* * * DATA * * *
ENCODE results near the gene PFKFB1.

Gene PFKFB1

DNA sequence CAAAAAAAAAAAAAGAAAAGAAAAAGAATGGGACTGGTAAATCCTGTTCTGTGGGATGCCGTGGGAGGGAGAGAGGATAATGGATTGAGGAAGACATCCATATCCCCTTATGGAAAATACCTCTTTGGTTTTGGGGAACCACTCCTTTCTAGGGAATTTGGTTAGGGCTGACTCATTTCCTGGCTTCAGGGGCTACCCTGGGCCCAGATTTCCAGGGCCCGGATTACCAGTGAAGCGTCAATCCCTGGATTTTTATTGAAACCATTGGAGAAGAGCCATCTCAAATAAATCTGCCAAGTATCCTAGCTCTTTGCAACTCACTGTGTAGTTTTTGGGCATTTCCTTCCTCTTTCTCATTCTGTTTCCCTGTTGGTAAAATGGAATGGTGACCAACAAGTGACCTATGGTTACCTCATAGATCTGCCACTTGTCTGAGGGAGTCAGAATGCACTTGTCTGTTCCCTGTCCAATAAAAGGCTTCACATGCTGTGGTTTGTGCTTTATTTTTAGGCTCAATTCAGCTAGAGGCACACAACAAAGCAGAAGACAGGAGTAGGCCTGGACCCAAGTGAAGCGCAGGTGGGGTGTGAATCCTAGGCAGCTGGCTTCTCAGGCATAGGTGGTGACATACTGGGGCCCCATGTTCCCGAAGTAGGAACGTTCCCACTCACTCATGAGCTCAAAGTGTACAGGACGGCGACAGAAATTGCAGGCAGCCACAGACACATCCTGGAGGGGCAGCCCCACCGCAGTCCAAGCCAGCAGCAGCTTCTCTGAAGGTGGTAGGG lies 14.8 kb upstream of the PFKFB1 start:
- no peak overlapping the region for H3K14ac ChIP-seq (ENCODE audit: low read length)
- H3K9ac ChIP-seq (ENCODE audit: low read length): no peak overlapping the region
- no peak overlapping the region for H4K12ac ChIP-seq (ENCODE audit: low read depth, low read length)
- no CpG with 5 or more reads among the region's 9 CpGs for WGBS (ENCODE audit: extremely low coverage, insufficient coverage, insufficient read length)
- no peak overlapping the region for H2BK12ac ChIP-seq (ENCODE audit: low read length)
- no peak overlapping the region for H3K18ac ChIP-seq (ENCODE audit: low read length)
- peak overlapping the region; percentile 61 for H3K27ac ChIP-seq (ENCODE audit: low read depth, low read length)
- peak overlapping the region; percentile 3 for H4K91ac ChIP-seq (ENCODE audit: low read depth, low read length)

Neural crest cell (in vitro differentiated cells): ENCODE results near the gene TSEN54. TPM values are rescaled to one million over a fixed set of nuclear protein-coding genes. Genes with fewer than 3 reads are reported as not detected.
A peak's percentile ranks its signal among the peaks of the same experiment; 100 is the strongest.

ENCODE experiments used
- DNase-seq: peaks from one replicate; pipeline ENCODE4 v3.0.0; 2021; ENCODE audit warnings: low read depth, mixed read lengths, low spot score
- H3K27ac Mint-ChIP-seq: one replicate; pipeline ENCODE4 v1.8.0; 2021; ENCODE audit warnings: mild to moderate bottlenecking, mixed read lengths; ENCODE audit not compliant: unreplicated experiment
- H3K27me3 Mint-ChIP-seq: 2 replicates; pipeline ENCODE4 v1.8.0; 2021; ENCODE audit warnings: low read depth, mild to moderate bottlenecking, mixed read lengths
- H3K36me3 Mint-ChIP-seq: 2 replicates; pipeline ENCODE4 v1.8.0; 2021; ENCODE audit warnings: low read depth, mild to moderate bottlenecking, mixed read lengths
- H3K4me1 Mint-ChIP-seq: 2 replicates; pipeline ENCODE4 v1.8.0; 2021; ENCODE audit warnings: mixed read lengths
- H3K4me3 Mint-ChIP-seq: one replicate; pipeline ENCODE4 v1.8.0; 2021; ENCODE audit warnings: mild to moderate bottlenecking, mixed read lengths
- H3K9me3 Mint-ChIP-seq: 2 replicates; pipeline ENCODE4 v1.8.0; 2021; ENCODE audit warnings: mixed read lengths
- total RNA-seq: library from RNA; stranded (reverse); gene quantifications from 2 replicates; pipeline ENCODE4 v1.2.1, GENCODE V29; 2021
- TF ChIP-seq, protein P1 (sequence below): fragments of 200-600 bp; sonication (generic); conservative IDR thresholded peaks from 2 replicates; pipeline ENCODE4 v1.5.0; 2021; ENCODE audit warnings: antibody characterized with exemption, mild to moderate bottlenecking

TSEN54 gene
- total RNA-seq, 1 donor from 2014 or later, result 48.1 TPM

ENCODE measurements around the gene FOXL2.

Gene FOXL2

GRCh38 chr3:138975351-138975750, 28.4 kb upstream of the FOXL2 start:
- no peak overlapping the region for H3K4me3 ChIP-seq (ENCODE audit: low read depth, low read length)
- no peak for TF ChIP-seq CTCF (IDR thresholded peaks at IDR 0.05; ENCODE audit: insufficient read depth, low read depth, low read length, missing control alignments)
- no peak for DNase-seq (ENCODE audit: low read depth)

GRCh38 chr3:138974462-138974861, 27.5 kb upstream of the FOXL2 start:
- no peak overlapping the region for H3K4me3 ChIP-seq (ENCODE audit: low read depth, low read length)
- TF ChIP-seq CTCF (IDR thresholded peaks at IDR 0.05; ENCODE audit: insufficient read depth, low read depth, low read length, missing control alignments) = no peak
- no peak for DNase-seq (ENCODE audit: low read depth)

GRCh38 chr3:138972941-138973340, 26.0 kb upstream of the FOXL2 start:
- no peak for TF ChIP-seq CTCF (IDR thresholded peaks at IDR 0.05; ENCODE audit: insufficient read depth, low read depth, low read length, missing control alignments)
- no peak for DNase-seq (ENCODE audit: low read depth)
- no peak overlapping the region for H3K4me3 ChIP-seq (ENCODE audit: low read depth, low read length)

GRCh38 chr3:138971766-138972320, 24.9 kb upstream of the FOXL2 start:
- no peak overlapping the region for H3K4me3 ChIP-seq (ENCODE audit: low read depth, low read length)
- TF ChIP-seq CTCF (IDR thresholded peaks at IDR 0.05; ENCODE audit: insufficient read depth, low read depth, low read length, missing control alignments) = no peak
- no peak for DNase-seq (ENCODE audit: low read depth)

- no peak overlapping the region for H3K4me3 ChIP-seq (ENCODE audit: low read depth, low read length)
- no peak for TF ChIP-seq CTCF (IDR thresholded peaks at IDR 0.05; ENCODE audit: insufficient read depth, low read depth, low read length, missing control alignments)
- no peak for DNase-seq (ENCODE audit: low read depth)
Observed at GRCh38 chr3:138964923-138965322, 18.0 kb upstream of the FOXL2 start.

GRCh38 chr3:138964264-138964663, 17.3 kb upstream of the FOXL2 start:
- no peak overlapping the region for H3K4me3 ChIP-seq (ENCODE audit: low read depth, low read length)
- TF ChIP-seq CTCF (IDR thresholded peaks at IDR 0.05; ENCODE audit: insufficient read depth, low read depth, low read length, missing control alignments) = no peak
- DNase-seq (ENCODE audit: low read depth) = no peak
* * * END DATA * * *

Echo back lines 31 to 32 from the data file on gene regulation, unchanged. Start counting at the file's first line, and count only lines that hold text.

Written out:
- no peak for DNase-seq (ENCODE audit: low read depth)

GRCh38 chr3:138974462-138974861, 27.5 kb upstream of the FOXL2 start: